“Do not judge, and you will not be judged; and do not condemn, and you will not be condemned; pardon and you will be pardoned.” Luke 6:37 (NIV)
Do you ever think you know (or you feel positive you know) what someone’s thinking and find out later you were totally wrong?
A while back I asked my nephew to help me with a project. My husband was out of town on an extended business trip and while he was away I restructured his home office. I worked all week and was almost done so as to surprise him on his homecoming. The finishing piece was to get the computer and printer equipment moved and set up. That’s where my nephew came in. He is good at the”techie” stuff and agreed to come over after work.
On that particular day it was raining “cats and dogs”. The wind was blowing westerly at about 20 mph bringing the rain in sideways. It didn’t let up all day. About 5:00 pm the phone rang. It was my nephew, Joe. He said he wanted to stop at home first before coming over in order to let the traffic die down and catch a bite to eat.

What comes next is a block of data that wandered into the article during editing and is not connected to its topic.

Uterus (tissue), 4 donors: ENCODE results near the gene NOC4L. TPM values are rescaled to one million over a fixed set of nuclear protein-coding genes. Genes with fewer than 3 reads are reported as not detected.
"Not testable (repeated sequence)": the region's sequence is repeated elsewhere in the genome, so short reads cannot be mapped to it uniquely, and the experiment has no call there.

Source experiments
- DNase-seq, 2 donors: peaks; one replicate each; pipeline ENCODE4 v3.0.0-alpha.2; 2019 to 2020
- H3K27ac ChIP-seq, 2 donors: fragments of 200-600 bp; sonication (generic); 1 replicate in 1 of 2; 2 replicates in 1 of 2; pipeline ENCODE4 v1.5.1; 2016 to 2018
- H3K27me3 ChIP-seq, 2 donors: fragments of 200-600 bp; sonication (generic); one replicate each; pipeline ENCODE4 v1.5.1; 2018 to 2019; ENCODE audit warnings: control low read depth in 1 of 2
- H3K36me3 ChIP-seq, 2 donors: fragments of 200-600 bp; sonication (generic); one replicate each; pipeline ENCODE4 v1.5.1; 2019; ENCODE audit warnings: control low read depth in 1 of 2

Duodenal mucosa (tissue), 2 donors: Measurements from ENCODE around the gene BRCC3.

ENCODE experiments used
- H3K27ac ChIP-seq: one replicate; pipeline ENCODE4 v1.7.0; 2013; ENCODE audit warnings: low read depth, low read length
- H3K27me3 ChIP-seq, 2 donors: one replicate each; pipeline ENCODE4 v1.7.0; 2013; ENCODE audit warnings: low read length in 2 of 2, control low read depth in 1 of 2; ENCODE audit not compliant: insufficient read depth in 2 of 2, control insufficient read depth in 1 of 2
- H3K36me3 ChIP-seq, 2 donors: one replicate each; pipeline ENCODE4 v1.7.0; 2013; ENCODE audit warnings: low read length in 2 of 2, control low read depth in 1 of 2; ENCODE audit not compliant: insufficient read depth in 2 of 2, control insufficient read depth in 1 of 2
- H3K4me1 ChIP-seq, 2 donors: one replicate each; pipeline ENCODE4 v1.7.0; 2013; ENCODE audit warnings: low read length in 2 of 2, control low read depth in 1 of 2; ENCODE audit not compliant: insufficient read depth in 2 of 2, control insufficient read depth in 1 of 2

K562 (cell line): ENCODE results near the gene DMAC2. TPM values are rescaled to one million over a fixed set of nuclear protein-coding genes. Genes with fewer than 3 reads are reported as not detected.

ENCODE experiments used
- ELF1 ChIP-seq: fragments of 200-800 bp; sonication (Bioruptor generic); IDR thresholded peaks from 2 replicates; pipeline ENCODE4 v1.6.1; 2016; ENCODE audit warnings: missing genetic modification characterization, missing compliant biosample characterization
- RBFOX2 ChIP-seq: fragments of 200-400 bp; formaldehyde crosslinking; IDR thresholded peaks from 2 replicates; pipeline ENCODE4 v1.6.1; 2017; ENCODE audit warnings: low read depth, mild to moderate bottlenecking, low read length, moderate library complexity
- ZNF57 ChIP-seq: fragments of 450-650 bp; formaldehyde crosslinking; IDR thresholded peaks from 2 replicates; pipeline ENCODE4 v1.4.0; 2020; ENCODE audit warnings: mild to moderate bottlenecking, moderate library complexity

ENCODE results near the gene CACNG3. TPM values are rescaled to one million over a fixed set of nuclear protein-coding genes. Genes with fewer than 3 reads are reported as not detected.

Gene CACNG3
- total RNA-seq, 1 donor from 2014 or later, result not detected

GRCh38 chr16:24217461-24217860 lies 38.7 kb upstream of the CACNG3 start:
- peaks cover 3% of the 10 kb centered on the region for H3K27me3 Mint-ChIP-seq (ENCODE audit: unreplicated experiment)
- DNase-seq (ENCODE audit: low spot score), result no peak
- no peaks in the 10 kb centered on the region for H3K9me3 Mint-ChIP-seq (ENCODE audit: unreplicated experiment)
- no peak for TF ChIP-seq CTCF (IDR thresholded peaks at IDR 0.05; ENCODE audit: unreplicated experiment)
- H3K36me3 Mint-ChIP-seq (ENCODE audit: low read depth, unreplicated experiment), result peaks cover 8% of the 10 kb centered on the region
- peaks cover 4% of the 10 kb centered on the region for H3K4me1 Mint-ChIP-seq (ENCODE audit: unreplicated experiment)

I could hear it in his voice. He sounded tired and I could tell he really didn’t want to drive over. He reassured me that he would be there and he would even bring Cheryl (his wife) with him. That sounded great to me. It had been a while since I’d seen Cheryl and I wanted to catch up.
An hour passed and the phone rang again. Again it was Joe on the other end. This time he voiced his uncertainty about coming, giving the harsh weather conditions as the reason.
I felt sure in my heart that he had settled in for the night and just didn’t want to bother coming over. I tried not to show it but I was angry (livid). After all he said he would be there. This was the last day to get the office ready for my husbands surprise and my nephew (in my selfish view) was spoiling it by not cooperating with my plan.
How dare him back out on me! If it was something he wanted to do not even a monsoon could keep him away.